Horticulturalists and extension agents are also promoting ramp farming as a way to feed new ramp enthusiasts without threatening native plant populations. But it will take time: The seeds can take up to 18 months to germinate, and it can take five to seven years for a plant to grow large enough to harvest the root.

— Nancy Shute

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This is an issue of concern certainly, but the articles I have seen are mostly anecdotal in nature. The questions to be answered include the harm of the ecosystem and the health of the harvest levels.

If ramps are like fish, harvest can be managed easily with strict limits and then a method used to distribute the right to pick. When you harvest wild fish, the population declines from non harvest levels, but the question is, is there a rate of harvest that will bring about a stable wild population large enough to give safety to the wild population yet still have a viable commercial harvest. If yes, then the limits are set and, these days for select species, enforced. Where this happens, we have a good fishery and a good population. If the area was previously over fished, then we see populations rise to a stable level. If the population was not over fished, its development as a fishery may mean a decline in populations but to a stable level.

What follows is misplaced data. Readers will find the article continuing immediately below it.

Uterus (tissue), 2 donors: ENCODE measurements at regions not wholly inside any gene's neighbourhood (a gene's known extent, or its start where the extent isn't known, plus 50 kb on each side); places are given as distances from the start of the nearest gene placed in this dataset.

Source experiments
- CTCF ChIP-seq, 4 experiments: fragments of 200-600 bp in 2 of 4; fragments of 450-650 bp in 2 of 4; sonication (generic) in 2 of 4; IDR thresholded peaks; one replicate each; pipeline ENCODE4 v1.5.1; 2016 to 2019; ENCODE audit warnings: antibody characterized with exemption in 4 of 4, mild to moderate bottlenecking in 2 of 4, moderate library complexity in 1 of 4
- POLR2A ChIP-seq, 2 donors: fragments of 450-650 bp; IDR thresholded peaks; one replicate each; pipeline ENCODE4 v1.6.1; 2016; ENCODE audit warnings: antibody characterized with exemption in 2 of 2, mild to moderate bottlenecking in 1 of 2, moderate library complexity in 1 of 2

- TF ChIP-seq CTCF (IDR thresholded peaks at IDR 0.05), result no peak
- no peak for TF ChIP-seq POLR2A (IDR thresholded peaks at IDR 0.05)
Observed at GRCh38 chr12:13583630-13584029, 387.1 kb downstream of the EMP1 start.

If there are issues with ramps, what is the cause? Is it over harvesting itself, habitat destruction or the damage to the eco system from the "hordes" of pickers/foragers. All are questions that I have not seen addressed in any scientific way. Is the problem present in all area of active harvest, or are they local. Is there a relationship between the local demand and the local supply or is demand fungible across diverse growing areas.

As someone concerned with sustainability, and as a lover of ramps, this lack of study troubles me. Even in the 4 part series linked above, there are far more quotes saying that ramp harvest remain stable or are in a slight decline than the quotes saying that there is widespread over harvesting. Just as with wild fish stocks, there may be specific practices and specific populations under more pressure than others. But a call for a moratorium on ramp harvest seems not to be founded on the evidence presented.

All in all, where there is no systematic science, and most of the quotes say there is not, then a scientist stating an opinion is just an opinion. I have talked to ramp harvesters who say that their supplies are in good shape, another opinion. I would support some real study.